A week after the three Skelton brothers disappeared and their father attempted suicide, entire communities keep searching, an anonymous donor offers a reward for their return, and a heartsick mother awaits word of her boys.
It’s one of those cases where no news is definitely not good news. A week after their father claimed to give them to a friend he met online for safe keeping, the three Skelton brothers, Andrew, 9, Alexander, 7, and Tanner, 5, are still missing. As hundreds of volunteers throughout southern Michigan and northern Ohio continue to look for the three brothers, an anonymous donor has offered a reward of $10,000 to anyone who can supply information that will safely return the boys home (the reward will be nullified if the person claiming it had anything to do with the boys’ disappearance).
Meanwhile, the boys’ mother, Tanya Skelton, 44, who filed for divorce from John Skelton, 39, in September, hopes against all odds that her boys will be found alive.”We know how hard everyone has been working,” said family spokesperson Kathye Herrera, a friend of Tanya’s. Reading from a prepared statement, Herrera referred to Tanya’s sons as “our precious little boys.”
John Skelton was planning to commit suicide by hanging himself and didn’t want the boys to see it, so he told authorities that he had turned them over to Joann Taylor, a woman he met online. Authorities have cleared her of any involvement, but have charged John with parental kidnapping and have jailed him on a $3 million bond. In the boys’ hometown of Morenci, Michigan, police chief Larry Weeks, who is coordinating the search, confirmed that Skelton has provided some information to authorities, but that they have not spoken with him in several days and that he is now asking for a lawyer.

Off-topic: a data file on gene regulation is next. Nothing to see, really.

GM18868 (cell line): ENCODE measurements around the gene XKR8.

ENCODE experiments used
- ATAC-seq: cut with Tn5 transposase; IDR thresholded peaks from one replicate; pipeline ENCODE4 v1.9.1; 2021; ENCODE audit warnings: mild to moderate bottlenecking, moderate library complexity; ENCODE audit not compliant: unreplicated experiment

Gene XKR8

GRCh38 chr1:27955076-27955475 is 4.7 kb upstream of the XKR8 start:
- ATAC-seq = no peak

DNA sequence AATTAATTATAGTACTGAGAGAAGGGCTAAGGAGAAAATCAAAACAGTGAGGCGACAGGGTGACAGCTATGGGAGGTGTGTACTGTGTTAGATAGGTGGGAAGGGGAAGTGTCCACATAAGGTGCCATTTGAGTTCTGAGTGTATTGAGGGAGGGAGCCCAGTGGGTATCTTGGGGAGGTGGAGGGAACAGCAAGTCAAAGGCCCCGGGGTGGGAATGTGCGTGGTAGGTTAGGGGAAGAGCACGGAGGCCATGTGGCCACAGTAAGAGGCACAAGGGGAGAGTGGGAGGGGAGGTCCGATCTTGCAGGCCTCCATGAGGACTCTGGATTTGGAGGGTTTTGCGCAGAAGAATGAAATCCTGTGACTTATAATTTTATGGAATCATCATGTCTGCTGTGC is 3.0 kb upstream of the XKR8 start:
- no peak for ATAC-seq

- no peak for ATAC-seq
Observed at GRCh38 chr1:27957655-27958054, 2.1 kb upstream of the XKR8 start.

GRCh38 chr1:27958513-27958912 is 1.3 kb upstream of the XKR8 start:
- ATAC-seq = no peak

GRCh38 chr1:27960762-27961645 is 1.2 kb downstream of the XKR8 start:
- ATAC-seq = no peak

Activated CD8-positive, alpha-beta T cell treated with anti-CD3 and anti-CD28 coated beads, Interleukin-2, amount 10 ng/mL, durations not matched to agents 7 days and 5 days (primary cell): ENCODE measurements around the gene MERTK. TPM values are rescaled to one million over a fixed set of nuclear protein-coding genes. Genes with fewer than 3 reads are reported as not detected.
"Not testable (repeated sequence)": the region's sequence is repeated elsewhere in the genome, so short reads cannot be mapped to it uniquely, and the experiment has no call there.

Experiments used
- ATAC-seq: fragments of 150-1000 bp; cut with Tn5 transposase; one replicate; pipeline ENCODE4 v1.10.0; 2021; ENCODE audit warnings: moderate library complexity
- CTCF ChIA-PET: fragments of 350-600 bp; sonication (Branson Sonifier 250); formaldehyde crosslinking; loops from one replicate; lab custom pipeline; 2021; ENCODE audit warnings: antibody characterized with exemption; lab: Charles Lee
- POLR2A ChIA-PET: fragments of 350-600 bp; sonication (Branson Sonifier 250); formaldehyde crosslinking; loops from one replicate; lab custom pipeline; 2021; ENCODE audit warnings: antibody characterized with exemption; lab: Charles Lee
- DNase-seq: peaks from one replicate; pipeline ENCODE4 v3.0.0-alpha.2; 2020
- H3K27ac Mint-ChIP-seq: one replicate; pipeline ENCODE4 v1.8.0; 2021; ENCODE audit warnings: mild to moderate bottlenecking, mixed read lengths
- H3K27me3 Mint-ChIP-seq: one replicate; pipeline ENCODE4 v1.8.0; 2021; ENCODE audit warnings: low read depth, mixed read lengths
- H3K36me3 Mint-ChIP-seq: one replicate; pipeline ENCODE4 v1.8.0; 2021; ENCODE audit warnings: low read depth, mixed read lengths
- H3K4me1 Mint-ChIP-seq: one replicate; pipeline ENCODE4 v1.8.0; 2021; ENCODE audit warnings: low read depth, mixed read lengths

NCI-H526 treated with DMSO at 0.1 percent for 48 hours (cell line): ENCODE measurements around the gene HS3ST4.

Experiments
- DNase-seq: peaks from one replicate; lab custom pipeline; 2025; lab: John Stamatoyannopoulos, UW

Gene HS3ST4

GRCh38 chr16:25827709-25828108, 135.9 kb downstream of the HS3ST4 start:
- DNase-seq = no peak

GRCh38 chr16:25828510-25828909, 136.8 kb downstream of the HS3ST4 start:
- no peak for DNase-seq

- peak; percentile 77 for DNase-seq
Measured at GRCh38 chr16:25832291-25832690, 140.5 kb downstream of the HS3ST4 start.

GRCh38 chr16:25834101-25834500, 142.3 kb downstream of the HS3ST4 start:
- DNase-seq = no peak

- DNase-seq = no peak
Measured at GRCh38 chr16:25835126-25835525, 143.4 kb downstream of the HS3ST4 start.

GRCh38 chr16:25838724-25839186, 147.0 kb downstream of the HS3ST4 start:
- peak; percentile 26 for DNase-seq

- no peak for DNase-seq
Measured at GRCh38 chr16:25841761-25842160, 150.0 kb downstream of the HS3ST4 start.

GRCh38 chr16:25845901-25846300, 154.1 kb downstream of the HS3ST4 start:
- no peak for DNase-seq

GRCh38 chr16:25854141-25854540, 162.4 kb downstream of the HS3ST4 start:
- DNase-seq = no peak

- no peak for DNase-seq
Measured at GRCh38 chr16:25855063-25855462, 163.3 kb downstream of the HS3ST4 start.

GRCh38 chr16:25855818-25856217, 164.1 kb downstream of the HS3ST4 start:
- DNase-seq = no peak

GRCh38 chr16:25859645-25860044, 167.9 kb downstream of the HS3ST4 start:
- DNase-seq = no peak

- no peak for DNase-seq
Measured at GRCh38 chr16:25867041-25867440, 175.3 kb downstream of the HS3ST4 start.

While the search for the boys continues, though, coordinators of the search have discussed the possibility of suspending it for the weekend while they reevaluate their options. That doesn’t mean, however, that volunteers will stop looking.
“We will not be satisfied until our boys are home,” Morenci mayor Keith Pennington said yesterday (December 2). Tim Beck, of nearby Archbold, will also keep looking, because he has a 10-year-old daughter and knows how Tanya feels.
“You’ve got to have closure,” he said, while also mentioning that he had taken a week off work to hunt deer, but had spent most of his time searching for the boys. “That’s why we’re looking — for the mom’s sake.”
And even as the clock keeps ticking and the boys still haven’t been found, we can continue to hope for the best.